Sports and exercise

Walking in a happier style could help counter the negative mental processes associated with depression.
More than £2 million is being put towards a major programme designed to encourage people with mental health problems to take up sport.
Children's cognitive skills can be enhanced if they partake in at least an hour of exercise after every school day, according to new research.
Countries are more likely to enjoy a higher medal count at the Olympics if they embrace gender equality, a new study has revealed.
People tend to drink more alcohol on days when they are more physically active, according to a new study.
A “Legacy” is simply defined as, ‘something that is left behind’ and could be considered at a myriad of levels, including societal, organisational, client-centred, or personal.
Eating disorders in athletes could be an indication they are vulnerable to depressive tendencies, according to research.
Researchers have argued that penalty shootouts in competitions such as the World Cup are ultimately "psychological" games.
People's attitudes towards exercise can have a strong influence on how much they eat afterwards, a recent study has concluded.
Practising at a particular discipline or activity often helps to improve competence, a new study has concluded.
Sports coaches are highly likely to overreact in the event of a loss, a new study has concluded.
With the Commonwealth Games under way in Glasgow, psychologists can help explain just what it is that the public finds enticing about big sporting events.
The final stages of big football tournaments are often dominated by penalty shootouts. And research presented at our Annual Conference a few years ago may just have given the key to success in them.
Just before the triumph that was the Grand Depart in Yorkshire, our monthly magazine The Psychologist investigated how psychology touches the participants, spectators and volunteers in the Tour de France:
We know self-talk can help people's self-control (e.g. "Don't do it!"), and boost their morale (e.g. "Hang in there!") in sporting situations.
As Yorkshire awaits the start of the Tour de France, a psychologist is to give a public talk on the psychology behind the event in York on Tuesday 1 July.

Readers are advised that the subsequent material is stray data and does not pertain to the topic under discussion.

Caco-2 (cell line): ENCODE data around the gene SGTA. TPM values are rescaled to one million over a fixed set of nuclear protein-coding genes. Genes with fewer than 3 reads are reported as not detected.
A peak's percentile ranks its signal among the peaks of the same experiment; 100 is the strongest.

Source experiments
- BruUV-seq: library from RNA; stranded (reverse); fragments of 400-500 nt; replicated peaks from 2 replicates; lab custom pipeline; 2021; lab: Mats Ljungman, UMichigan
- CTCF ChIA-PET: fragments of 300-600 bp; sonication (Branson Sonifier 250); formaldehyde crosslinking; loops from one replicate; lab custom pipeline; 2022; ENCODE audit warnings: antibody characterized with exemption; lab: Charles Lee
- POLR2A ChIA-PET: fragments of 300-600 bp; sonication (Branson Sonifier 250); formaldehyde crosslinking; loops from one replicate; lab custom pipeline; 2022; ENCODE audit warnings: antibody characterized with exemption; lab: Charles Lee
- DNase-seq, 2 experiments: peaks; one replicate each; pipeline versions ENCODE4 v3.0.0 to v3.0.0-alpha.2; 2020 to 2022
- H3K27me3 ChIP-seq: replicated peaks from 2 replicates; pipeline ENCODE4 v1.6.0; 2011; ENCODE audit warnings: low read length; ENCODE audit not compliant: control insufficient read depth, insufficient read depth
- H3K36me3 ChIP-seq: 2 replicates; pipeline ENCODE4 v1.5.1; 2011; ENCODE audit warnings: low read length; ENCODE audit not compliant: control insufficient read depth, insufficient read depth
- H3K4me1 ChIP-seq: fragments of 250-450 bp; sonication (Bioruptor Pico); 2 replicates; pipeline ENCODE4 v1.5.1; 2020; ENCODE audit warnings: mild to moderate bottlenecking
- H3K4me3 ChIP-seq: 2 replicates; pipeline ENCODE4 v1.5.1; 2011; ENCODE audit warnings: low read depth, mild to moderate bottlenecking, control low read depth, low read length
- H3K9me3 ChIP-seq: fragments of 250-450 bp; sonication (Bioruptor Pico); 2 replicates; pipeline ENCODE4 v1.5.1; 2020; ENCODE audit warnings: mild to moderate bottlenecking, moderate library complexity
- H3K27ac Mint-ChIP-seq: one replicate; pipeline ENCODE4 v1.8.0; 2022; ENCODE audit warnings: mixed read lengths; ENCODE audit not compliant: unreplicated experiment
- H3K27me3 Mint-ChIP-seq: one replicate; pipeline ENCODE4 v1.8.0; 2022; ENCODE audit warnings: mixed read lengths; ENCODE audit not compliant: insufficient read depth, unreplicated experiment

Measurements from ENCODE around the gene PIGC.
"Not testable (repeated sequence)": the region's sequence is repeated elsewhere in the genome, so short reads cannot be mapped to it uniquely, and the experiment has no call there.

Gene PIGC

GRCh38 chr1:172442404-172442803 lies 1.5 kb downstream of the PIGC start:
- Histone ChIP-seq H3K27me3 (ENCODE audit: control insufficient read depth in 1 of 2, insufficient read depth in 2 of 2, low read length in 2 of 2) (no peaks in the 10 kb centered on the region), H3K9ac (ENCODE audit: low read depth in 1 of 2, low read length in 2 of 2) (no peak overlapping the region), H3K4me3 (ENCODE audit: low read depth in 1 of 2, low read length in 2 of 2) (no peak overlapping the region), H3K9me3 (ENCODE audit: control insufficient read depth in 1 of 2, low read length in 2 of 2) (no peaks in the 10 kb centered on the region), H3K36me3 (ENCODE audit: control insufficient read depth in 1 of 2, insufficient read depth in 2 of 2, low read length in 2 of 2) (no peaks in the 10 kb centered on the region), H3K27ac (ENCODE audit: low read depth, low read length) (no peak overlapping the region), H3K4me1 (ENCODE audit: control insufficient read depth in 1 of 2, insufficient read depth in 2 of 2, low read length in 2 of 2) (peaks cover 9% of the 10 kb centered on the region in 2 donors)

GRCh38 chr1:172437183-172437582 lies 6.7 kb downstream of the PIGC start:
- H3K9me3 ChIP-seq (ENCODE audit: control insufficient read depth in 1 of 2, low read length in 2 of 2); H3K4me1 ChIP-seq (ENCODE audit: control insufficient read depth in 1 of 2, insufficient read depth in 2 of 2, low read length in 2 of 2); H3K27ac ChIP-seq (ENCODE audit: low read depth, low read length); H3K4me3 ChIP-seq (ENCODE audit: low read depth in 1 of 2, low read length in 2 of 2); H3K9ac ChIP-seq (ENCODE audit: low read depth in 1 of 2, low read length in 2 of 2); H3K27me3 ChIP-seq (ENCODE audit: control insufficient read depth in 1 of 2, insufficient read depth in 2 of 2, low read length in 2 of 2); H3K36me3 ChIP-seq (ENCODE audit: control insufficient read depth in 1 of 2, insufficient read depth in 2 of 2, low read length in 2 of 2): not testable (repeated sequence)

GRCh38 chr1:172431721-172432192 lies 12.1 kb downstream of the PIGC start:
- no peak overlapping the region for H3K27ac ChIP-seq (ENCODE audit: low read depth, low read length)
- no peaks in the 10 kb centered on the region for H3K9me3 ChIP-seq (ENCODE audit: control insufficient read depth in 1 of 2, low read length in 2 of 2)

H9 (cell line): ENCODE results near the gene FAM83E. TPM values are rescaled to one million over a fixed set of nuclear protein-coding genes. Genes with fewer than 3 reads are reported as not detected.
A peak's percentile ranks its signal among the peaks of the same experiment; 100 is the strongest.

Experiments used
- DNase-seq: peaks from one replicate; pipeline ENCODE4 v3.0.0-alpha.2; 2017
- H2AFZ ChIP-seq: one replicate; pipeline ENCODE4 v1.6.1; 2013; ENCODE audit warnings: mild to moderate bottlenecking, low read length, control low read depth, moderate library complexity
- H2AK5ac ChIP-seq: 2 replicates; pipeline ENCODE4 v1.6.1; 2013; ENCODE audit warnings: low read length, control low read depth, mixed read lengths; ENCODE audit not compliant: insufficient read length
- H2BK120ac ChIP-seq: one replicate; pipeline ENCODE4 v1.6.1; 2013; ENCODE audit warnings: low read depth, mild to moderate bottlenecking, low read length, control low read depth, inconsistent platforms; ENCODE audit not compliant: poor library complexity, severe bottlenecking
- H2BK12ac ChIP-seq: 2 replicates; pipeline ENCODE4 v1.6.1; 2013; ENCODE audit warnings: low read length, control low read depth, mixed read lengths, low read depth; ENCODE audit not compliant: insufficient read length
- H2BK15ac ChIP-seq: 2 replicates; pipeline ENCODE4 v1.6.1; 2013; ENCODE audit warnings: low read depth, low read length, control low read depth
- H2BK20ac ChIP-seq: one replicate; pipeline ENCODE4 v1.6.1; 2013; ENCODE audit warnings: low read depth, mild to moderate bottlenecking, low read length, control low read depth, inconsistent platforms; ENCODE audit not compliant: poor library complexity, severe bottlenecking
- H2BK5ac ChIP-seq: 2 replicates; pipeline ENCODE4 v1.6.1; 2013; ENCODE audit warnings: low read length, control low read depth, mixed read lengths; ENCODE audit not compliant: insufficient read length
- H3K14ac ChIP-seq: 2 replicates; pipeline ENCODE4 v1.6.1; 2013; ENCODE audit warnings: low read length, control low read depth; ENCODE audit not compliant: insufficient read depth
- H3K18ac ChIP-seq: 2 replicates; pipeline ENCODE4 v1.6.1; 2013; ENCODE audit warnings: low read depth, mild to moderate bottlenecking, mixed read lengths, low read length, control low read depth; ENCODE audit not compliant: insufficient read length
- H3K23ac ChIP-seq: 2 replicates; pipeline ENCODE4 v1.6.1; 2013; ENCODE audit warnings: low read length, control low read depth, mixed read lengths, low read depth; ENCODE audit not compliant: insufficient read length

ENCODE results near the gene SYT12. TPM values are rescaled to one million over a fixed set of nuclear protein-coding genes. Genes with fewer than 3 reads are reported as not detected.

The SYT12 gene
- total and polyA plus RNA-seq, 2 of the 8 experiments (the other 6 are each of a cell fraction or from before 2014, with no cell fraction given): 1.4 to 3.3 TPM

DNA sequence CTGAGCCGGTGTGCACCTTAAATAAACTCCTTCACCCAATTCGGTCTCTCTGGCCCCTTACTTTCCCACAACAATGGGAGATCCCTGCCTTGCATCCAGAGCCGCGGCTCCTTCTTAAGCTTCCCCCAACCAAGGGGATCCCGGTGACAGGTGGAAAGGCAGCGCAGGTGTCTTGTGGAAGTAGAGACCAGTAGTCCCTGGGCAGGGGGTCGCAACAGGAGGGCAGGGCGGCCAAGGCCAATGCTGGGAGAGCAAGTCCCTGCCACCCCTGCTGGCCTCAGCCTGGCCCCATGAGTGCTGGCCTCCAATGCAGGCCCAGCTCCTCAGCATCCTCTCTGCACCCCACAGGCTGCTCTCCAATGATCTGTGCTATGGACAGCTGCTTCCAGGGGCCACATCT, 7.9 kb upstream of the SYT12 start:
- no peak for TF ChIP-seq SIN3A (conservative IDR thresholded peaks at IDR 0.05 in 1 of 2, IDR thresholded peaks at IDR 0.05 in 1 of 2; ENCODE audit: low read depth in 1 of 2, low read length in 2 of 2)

The reputation of a coach can be pivotal when it comes to getting the best out of footballers. This is conclusion of research by a team led by Dr Andrew Manley from Leeds Metropolitan University. Their findings are published in the Scandinavian Journal of Medicine and Science in Sports.
With the World Cup in full swing, many youngsters will no doubt be wondering how they too can one day join their country's team and play for glory - and it turns out that mental toughness could be key to making their dreams come true.
Matthew Slater and Marc Jones, sport and exercise psychologists at Staffordshire University, look at the psychology of blending individuals from different clubs into a national team.
Superstitions can help footballers control their anxiety before a game. That was the conclusion of research presented at the British Psychology Society Annual Conference in 2012.
Chartered Psychologist Dr Jamie Barker from Staffordshire University will be speaking on the psychology of cricket at the Cheltenham Science Festival next week. He will be taking part in a session that also features the journalist and former England batsman Ed Smith.
Opening introduction by Dr Richard Mallows, Society President (2013–14)Every July, the world’s best road cyclists take part in Le Tour de France – the pinnacle of the road cycling cal
Ten- to 14-year-olds are less likely to take up smoking if they regularly participate in coached team sports, a new study has revealed.
An authoritarian culture in which young people are routinely insulted and ridiculed is deeply rooted in top-flight football academies, new
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